GameCo was first-to-market with skill games, launching in Atlantic City in November of 2016. The company had machines at three Caesars properties plus Tropicana, and they were ultimately removed in May of 2017, a trial run that that Graboyes views as a valuable learning experience for all involved. “We’re a technology company and the key was learning,” he said. “In the tech space, you put a product out, you learn, you iterate, you improve and that was absolutely our intention with the trial in New Jersey. I think that we learned a lot about industry perspective and expectations.”

The key takeaway for GameCo was the need to right-size a deployment; having the right kinds of machines in the right place and the right marketing to support it. “We often today get orders of eight or 10 machines from a property,” said Graboyes. “We recommend three, four or six machines and having a mix of titles that appeal to different audiences. Our first game, Danger Arena, was very much oriented toward what we would call a core gamer. It was a first-person action game similar to things like Call of Duty with an Xbox-style controller and appealed to an audience that is very much at the casino but isn’t your typical slot or casino floor audience. Having a mix of games is critical where you have enough machines to attract an audience but not too many where you’re diluting the win-per-unit. Today we have casual games, mid-core sports games and core games, each appealing to a different audience.”

Marketing is critical in Graboyes’ opinion because, if the games are to attract new players, results will only be optimized through customer outreach. “We have not found a silver bullet, but I do think in 2018 we will find solutions that are repeatable and scalable,” he said. “We do know that we have to start with the basics: signage, in-room and on-property videos, social media. Another component is educating casino staff.  It’s not just a new product, it’s an entirely new customer. Here’s what this new customer cares about, here’s what they’re thinking, here’s how to communicate about the game, get them onto it and answer their questions. One of the ways we support that is with brand ambassadors, Often for the first few weekends at launch, we will staff people who are both knowledgeable about the games and authentic gamers themselves directly at the casino. They look like the target audience and they play Xbox and PC games. They’re able to interact with the customer in ways the casino staff isn’t. We also bring in influencers, from eSports, the Twitch community, video gamers, partners like Steve Aoki; having people who are authentic is critical.”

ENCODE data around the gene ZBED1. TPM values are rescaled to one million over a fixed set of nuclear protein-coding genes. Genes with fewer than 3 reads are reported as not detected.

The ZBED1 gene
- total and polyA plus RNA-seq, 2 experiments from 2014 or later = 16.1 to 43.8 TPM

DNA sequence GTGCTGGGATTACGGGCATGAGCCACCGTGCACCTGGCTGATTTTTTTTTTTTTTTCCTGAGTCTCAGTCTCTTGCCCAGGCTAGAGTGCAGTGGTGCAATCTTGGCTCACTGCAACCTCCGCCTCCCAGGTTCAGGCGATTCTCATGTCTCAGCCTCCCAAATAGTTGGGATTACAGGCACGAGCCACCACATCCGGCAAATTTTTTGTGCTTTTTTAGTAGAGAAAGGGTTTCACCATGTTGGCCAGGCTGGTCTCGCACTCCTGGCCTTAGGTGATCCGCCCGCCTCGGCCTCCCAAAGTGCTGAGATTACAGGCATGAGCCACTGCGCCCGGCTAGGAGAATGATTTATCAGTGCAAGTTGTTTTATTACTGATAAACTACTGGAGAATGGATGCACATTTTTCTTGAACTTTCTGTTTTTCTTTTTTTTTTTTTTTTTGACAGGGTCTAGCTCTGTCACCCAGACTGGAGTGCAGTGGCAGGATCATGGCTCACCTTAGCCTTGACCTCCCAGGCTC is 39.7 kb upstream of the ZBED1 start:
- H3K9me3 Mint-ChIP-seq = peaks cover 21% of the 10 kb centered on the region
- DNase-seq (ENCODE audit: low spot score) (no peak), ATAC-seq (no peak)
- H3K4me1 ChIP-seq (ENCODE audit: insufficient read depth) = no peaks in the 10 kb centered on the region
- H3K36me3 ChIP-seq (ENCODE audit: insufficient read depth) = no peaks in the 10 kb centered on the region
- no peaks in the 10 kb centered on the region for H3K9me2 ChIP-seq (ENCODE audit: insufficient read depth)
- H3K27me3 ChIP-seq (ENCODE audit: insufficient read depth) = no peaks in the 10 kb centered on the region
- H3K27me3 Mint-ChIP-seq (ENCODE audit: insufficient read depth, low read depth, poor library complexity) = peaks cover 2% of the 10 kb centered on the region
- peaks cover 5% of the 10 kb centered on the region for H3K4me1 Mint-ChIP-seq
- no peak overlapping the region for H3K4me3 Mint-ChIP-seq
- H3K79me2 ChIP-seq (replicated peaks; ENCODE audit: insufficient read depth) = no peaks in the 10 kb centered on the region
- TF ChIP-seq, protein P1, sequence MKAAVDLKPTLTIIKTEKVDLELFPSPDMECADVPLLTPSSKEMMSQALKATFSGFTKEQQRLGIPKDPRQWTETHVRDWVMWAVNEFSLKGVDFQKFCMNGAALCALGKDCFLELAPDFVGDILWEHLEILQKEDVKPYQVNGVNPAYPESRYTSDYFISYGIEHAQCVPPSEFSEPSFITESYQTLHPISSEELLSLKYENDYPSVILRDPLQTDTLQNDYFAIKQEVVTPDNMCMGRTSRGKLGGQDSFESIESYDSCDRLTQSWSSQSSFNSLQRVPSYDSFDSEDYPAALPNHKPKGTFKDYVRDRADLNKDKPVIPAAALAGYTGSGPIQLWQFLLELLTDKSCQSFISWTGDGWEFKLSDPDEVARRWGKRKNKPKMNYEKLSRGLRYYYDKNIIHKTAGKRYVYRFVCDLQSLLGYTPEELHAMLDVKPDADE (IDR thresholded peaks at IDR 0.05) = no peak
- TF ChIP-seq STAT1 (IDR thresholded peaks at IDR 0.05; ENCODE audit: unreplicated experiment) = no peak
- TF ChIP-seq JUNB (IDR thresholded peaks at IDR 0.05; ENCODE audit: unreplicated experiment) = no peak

Nevada and New Jersey are the only commercial jurisdictions with regulations covering skill-based slots at present. The other regime in place is GLI’s standard 11 3.0, which has opened the door to skill-based slots in as number of tribal markets. Gamblit has about 40 games in the field, including the Model G at individual properties in Oklahoma and New Mexico; five Caesars properties in Las Vegas; the MGM; and The Venetian. TriStation is at MGM, The Venetian and Planet Hollywood. Meyerhoffer expects the number of games to be in the “high hundreds” by the end of this year.

GameCo has just under 50 games on casino floors right now. The games are in New Jersey, Connecticut, Oklahoma and Chile. GameCo is also about to go into California, Florida and cruise lines and will be expanding into other U.S. jurisdictions, Canada and elsewhere internationally in 2018, Graboyes said. Long term, he said independent slot analysis places the size of U.S. skill market at anywhere from 25,000 to 50,000 machines in the next 10 years. 

The regulatory piece will of course be a necessary prerequisite to growth. Pennsylvania is the next big jurisdiction to watch, according to Christian Fisher, a gaming attorney with Fox Rothschild. The state passed Act 42 last October, which amends the state’s Racehorse and Gaming Act, and in that amendment, they included a definition of a skill slot machine and a hybrid slot machine and essentially left the details to the Pennsylvania Gaming Control Board to govern their implementation and operation.

“It will be interesting to see whether they follow the Nevada/New Jersey framework and try and make it consistent with other jurisdictions, or the Massachusetts approach, which was to adopt the GLI 1 3.0 standard and then make revisions to that it sees fit,” said Fisher, who added that the pace of regulatory adaptation to skill games across the country will depend in part on how successful skill-based games are in casinos.